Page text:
More than 15,000 people die each year in the U.S. from rupture of an aortic aneurysm (AAA). It is estimated that more than one million people are living with undiagnosed AAA and at least 95 percent of these can be successfully treated if detected prior to rupture. Comedian, Harvey Korman, died May 29, 2008, after suffering complications from the rupture of an AAA four months prior.

Qualified seniors are eligible for a one-time AAA ultrasound screening as part of their Welcome to Medicare physical. The physical must be conducted during the first six months of enrollment. Those who qualify for the Medicare screening must meet the following guidelines:

-- Men who have smoked sometime during their life
-- Men and women with a family history of AAA

AAA is an enlargement or "bulge" that develops in a weakened area within the largest artery in the abdomen. The pressure generated by each heartbeat pushes against the weakened aortic wall, causing the aneurysm to enlarge. If the AAA remains undetected, the aortic wall continues to weaken, and the aneurysm continues to grow. Eventually, the aneurysm becomes so large, and its wall so weak, that rupture occurs. When this happens there is massive internal bleeding, a situation that is usually fatal. The only way to break this cycle is to find the AAA before it ruptures.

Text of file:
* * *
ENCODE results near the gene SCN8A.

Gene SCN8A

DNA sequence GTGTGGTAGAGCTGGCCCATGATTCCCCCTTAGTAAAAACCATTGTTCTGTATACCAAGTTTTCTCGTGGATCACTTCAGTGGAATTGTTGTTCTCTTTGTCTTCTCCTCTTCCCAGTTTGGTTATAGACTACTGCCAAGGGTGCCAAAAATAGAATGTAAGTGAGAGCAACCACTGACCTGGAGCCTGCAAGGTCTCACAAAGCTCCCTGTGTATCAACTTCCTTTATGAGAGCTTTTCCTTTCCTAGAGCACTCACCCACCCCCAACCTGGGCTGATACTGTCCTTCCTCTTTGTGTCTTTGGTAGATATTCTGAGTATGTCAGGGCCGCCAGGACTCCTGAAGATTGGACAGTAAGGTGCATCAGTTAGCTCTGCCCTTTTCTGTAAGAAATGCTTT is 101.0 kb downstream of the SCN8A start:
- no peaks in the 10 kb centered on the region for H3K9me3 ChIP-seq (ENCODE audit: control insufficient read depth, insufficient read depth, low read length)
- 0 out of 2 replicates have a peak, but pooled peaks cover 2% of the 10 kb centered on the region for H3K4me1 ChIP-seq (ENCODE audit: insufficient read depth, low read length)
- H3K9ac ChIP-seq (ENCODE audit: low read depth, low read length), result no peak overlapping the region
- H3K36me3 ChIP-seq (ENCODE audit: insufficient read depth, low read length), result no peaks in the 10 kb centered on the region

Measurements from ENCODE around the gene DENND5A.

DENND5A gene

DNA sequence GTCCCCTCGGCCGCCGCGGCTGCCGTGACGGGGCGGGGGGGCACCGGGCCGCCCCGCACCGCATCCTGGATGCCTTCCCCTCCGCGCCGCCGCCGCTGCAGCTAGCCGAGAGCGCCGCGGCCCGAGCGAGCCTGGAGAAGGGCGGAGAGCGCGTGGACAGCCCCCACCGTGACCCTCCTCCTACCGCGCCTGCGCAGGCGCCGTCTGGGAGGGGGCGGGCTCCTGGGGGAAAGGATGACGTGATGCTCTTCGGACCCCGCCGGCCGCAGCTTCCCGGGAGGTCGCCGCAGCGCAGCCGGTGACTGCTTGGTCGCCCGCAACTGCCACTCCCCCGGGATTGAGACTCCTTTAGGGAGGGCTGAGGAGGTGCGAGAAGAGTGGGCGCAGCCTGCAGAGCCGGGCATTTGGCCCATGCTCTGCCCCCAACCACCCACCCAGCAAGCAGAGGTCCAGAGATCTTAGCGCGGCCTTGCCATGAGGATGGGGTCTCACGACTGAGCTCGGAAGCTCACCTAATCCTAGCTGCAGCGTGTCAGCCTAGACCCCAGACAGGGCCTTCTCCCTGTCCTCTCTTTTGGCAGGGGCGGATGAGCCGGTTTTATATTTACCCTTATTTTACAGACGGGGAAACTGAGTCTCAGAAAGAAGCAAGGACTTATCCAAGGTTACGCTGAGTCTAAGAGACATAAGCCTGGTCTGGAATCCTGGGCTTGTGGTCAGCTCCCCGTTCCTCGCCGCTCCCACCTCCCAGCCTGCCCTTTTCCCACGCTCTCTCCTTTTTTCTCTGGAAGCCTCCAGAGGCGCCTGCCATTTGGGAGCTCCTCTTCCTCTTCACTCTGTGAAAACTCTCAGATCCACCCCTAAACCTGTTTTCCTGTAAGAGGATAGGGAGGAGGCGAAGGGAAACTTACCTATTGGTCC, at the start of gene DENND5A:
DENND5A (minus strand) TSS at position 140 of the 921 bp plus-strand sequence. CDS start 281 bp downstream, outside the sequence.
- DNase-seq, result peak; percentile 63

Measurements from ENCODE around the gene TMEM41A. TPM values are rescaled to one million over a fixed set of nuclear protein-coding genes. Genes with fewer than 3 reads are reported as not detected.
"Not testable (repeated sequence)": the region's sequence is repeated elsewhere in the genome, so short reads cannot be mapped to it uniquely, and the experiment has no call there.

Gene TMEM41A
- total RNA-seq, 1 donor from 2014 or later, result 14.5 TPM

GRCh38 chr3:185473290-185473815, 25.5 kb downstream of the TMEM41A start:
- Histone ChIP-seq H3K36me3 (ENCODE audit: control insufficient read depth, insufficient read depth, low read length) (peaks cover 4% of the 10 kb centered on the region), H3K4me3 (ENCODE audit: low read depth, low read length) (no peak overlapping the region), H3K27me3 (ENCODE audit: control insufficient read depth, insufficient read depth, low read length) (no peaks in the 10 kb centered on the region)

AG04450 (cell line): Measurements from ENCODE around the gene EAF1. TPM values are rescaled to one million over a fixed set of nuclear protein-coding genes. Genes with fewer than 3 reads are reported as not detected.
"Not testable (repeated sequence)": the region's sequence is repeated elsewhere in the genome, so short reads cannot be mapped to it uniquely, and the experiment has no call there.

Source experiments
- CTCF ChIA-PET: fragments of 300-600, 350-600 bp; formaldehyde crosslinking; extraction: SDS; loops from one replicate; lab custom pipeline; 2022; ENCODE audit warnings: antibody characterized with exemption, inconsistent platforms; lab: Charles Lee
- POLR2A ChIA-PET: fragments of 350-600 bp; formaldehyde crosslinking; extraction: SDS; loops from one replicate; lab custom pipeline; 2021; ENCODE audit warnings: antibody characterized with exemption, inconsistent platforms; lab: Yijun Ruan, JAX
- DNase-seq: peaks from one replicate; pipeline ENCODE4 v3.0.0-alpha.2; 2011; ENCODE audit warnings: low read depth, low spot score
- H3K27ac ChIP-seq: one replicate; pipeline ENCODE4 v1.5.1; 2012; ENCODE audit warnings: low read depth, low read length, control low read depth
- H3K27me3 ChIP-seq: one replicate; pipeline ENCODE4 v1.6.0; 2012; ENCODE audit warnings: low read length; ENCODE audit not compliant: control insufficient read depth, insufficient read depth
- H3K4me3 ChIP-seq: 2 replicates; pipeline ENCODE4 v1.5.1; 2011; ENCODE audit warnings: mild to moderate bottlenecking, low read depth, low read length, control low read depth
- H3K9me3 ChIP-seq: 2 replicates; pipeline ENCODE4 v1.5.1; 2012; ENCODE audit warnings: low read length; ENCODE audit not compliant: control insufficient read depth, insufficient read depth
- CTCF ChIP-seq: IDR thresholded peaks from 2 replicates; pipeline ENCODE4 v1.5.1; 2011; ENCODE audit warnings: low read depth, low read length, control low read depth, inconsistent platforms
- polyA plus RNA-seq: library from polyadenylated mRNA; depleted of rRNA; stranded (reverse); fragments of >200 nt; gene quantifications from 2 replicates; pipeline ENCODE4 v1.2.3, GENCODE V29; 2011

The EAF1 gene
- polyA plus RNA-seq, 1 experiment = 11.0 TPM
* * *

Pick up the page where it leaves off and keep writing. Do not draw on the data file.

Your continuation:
Although AAA has few symptoms some patients report:

-- A pulsing feeling in their abdomen
-- Unexplained, severe pain in their abdomen or lower back
-- Pain, discoloration, or sores on their feet (this is a rare symptom)

People experiencing symptoms of AAA, or if unrelated tests reveal AAA may be present, should see a vascular surgeon. They are the only physicians treating vascular disease today who can perform all the treatment options available, including medical management, minimally invasive endovascular stent graft procedures, or open AAA repair.

To learn more about AAA and other vascular diseases visit at

About the Society for Vascular Surgery

The Society for Vascular Surgery is a not-for-profit medical society that seeks to advance excellence and innovation in vascular health through education, advocacy, research, and public awareness. SVS is the national advocate for 2,400 vascular surgeons dedicated to the prevention and cure of vascular disease. Visit the website at

Society for Vascular Surgery
633 N. St. Clair, 24th Fl.
Chicago, IL 60611
United States